Aung San Suu Kyi’s opposition party opened a historic conference yesterday seen as a key chance to revitalize the popular but inexperienced party, which faces major challenges ahead of elections in 2015.
The Nobel Peace Prize laureate’s National League for Democracy (NLD), for years banned by a junta that lived in fear of its huge public support, has been urged to enlist the help of outside experts and inject new blood into its elderly top ranks.
Propelled by Aung San Suu Kyi’s huge popularity, the NLD is widely expected to take power in the country also known as Burma if the next election is free and fair, capping a remarkable transition from military rule to democracy.
However, some experts question whether the opposition is ready for the myriad challenges of running the impoverished nation, which include building basic infrastructure, kick-starting the economy, redrawing the legal system and reviving poorly funded health and education sectors.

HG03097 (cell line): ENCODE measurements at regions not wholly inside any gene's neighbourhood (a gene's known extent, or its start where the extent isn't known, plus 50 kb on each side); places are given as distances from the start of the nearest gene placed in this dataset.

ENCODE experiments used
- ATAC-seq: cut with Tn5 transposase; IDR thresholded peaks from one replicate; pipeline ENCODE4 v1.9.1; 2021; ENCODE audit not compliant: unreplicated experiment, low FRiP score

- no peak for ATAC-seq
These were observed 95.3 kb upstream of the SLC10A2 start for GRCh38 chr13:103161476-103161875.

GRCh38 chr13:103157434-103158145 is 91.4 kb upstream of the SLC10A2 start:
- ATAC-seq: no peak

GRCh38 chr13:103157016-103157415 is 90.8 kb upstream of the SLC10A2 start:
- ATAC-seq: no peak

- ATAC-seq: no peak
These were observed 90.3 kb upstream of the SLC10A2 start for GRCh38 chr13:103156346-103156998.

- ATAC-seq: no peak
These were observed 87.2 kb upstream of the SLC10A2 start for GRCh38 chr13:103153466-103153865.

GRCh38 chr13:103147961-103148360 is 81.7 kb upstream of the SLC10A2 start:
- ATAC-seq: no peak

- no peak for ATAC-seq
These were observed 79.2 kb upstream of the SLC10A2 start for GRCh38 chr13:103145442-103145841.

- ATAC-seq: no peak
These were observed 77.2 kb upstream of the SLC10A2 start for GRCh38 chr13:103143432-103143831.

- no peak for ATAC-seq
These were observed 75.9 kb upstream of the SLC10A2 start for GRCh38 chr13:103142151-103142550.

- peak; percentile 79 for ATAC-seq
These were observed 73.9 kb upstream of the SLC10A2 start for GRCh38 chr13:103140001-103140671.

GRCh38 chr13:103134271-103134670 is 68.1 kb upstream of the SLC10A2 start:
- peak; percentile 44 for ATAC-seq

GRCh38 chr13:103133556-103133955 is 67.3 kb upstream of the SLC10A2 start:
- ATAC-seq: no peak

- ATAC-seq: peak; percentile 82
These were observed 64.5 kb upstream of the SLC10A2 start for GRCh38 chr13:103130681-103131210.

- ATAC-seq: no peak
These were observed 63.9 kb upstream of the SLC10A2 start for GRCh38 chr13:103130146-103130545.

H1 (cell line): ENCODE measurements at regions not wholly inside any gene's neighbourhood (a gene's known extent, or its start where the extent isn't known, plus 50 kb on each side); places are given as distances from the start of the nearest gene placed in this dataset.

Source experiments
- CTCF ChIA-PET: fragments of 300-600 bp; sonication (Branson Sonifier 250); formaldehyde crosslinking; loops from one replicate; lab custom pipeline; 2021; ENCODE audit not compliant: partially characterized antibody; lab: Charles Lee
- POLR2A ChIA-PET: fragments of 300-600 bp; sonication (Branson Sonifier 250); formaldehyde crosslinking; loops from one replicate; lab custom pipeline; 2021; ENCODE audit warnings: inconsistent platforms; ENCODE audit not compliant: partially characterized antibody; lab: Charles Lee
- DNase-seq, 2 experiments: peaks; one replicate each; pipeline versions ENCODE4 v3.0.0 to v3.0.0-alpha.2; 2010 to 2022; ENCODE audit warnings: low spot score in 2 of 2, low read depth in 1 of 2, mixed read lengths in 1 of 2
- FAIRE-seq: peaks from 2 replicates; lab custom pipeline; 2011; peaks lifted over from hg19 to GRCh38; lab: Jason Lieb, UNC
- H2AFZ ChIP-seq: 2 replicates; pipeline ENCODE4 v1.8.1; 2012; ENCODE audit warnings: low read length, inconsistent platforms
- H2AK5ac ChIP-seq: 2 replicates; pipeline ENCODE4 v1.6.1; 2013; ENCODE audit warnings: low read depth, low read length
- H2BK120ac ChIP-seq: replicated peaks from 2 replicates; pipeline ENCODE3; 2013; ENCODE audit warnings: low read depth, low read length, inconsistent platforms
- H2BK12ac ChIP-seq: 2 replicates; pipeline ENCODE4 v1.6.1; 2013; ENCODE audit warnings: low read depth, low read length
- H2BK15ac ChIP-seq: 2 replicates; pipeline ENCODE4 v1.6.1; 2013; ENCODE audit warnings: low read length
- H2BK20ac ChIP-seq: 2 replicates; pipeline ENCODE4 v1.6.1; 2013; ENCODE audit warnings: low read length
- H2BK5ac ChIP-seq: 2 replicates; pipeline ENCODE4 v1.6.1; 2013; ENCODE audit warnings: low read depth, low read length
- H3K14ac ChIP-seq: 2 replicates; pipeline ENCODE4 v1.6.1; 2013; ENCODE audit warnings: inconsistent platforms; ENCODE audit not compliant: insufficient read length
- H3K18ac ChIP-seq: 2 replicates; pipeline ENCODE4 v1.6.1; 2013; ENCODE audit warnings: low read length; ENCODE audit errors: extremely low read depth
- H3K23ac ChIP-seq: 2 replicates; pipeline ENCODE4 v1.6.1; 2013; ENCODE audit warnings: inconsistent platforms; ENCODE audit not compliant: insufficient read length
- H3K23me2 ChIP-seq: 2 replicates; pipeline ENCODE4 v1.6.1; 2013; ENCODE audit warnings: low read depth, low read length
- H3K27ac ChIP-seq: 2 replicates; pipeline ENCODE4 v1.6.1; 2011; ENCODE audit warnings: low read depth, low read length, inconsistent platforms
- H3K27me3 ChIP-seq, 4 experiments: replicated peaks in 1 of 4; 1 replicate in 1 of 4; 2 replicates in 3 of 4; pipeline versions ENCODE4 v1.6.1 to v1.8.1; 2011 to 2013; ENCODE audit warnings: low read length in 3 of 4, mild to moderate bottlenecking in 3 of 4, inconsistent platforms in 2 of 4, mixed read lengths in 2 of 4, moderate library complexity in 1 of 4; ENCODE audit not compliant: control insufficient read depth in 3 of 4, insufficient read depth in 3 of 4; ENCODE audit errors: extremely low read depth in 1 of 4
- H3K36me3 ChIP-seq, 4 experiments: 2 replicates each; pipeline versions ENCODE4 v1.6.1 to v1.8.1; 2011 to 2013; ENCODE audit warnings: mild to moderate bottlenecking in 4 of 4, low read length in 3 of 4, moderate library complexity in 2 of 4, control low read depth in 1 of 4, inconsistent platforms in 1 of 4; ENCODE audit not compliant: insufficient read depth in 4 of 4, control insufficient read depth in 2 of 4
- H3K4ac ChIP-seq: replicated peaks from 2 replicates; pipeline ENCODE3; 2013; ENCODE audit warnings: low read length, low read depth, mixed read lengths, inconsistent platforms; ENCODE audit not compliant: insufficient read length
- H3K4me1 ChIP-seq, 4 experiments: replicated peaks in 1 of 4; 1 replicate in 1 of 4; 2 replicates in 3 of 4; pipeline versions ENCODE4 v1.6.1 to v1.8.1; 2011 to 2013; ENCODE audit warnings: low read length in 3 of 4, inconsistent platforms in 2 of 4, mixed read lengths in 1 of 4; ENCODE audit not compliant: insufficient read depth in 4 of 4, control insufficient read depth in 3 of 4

“It will be a litmus test for them, whether they are a party coming out of the darkness and proving they are worthy of leading this country,” said one Burmese political analyst who asked to remain anonymous.
“The NLD will need to build capacity within the organization if they become the next government. I don’t think they have anyone capable of running this show,” he added.
The NLD faces the financial and political might of Burmese President Thein Sein’s Union Solidarity and Development Party (USDP), created by former generals who shed their uniforms to run for office in controversial elections held in 2010.
The USDP, which suffered a major drubbing at the hands of the NLD in by-elections held in April last year that saw Aung San Suu Kyi elected to parliament, is also searching for a new strategy to avert a major defeat.
An estimated 850 representatives from all corners of the country are to attend the three days of talks that aim to redefine the NLD leadership — an event hailed by the party as unprecedented in the country’s troubled history.